She added: “We’ve increased disinformation research and tracking within the Surgeon General’s Office. We are flagging problematic posts for Facebook that spread disinformation.”
Psaki added, “it’s important to take faster action against harmful posts … and Facebook needs to move more quickly to remove harmful violative posts.”
Primary Sources Podcast: (Ep. 3) Secrecy, Repression, and The Espionage Act Century feat. Carey Shenkman
Passed during World War I, the Espionage Act was President Woodrow Wilson’s “firm hand of repression” that he used to silence antiwar voices.
Touted as a law against spies and saboteurs, the Espionage Act has in fact been a tool to control the flow of information and suppress dissent. Over the interceding years, the Espionage Act became a way to retaliate against those who publish “official secrets.” Today it is the government’s go to weapon against national security whistleblowers and even journalists who uncover abuses of power.
Host Chip Gibbons is joined by human rights attorney Carey Shenkman to learn more about the ignoble history of the Espionage Act and its century of silencing those who dissent on US national security policy.
By Laurel Rosenhall
In the months before California lawmakers in June granted prison guards a $5,000 bonus and an 8% raise over the next two years, the guards’ union made a few charitable donations. The recipients included two nonprofits run by the very legislators who were preparing to vote on the pay hikes…
Donations like this — from groups that lobby the Legislature, to nonprofits controlled by legislators, their staff and family members — have been under scrutiny by California’s political watchdog since CalMatters reported last year that they’ve become an increasingly common way for politicians to raise and spend money outside the limits of the state’s strict campaign finance laws.
The investigation found a dozen nonprofits run by state lawmakers and their staffs had reported raising nearly $3 million in 2019; that a nonprofit tied to the legislature’s technology caucus was keeping its donations secret; and that a lawmaker — now-Attorney General Rob Bonta — routinely asked interest groups to donate to his personal foundation as well as to nonprofits that employed his wife…
Now, after a year of reviewing whether to change the rules governing the transactions known as “behested payments,” on Thursday the Fair Political Practices Commission is scheduled to discuss new regulations:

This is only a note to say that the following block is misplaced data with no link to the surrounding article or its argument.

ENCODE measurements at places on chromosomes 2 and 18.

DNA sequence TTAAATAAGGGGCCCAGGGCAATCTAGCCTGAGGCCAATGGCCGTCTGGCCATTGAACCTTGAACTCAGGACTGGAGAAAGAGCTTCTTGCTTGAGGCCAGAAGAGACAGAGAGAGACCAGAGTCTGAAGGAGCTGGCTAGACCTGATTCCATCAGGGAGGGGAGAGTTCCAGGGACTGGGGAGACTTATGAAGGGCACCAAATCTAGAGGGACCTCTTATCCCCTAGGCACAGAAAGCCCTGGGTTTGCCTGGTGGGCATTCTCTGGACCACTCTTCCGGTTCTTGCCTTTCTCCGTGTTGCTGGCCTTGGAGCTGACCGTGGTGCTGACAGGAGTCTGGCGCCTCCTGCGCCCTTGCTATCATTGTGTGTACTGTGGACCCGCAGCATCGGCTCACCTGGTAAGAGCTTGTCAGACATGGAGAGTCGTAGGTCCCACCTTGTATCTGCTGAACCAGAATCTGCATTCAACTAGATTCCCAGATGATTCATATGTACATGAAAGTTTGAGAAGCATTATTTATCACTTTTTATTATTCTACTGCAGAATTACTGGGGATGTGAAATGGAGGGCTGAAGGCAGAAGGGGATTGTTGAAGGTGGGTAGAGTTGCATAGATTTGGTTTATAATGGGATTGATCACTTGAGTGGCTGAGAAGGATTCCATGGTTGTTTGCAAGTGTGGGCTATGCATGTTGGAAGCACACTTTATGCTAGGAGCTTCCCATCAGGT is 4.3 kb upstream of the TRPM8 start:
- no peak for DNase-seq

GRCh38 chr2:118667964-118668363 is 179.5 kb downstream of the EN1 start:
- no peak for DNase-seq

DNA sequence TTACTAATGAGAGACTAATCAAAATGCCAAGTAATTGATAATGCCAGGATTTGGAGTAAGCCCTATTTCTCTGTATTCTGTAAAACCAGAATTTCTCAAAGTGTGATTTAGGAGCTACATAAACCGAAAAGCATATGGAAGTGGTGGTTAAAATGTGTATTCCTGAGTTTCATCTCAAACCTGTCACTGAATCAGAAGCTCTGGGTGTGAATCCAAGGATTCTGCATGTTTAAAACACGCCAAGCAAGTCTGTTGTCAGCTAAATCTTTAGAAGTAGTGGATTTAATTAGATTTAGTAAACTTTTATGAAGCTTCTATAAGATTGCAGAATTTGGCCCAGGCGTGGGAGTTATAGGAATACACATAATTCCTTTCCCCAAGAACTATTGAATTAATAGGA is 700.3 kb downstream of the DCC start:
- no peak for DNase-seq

Honolulu Civil Beat: The Legislature Just Reduced Transparency In Hawaii Elections
By Sandy Ma
The Hawaii Legislature’s hasty override of Gov. David Ige’s veto of Senate Bill 404, relating to electioneering communications, is bad policymaking. SB 404 will reduce transparency in Hawaii’s elections and further erode the people’s trust in Hawaii’s political process and our elected officials.
SB 404, when it moved through the 2021 Legislature, received relatively little attention; it was a housekeeping administrative measure. The Legislature took the opportunity, on its own against the testimony of good government groups and watchdog agencies, to amend SB 404 to eliminate disclosures that must be made by candidates and reduce disclosures that must be made by special interest groups, or PACs and SuperPACs.
The result of the Legislature’s veto override of SB 404 is that the public will not know who is trying to influence their vote — which candidate or special interest group is telling them to vote for or against a candidate in the critical period right before an election…
Under SB 404, no candidates will need to file electioneering communication disclosures and significantly fewer electioneering communication disclosures will have to be filed by special interest groups, given that only one will be required to be filed once the $1,000 threshold is reached.
By Nicole Dotzenrod
The American Civil Liberties Union of Rhode Island recently settled a lawsuit with the town of Portsmouth on behalf of a resident who had been ordered to remove signs from his property. Michael DiPaola argued that the town had infringed upon his right to free speech protected under the First Amendment. The signs posted on his property were not in support of a particular candidate, but rather opining on DiPaola’s ongoing beef with zoning officials.
As a result of the settlement, Portsmouth can’t continue to enforce its ordinance as it’s currently written.
Richard Sinapi, an attorney for the ACLU, called the judge’s decision “an important victory for free speech,” noting that “courts have regularly held that political signs on residential property are a form of unique expression entitled to the highest degree of protection under the First Amendment.”…
Asked how the settlement might impact Lincoln as the town gears up for a special election, Town Solicitor Tony DeSisto said the First Amendment does provide protection for political lawn signs.
The town’s rule that political signs are permitted only 30 days prior to an election “is not allowable under case law, and will not be enforced,” DeSisto said.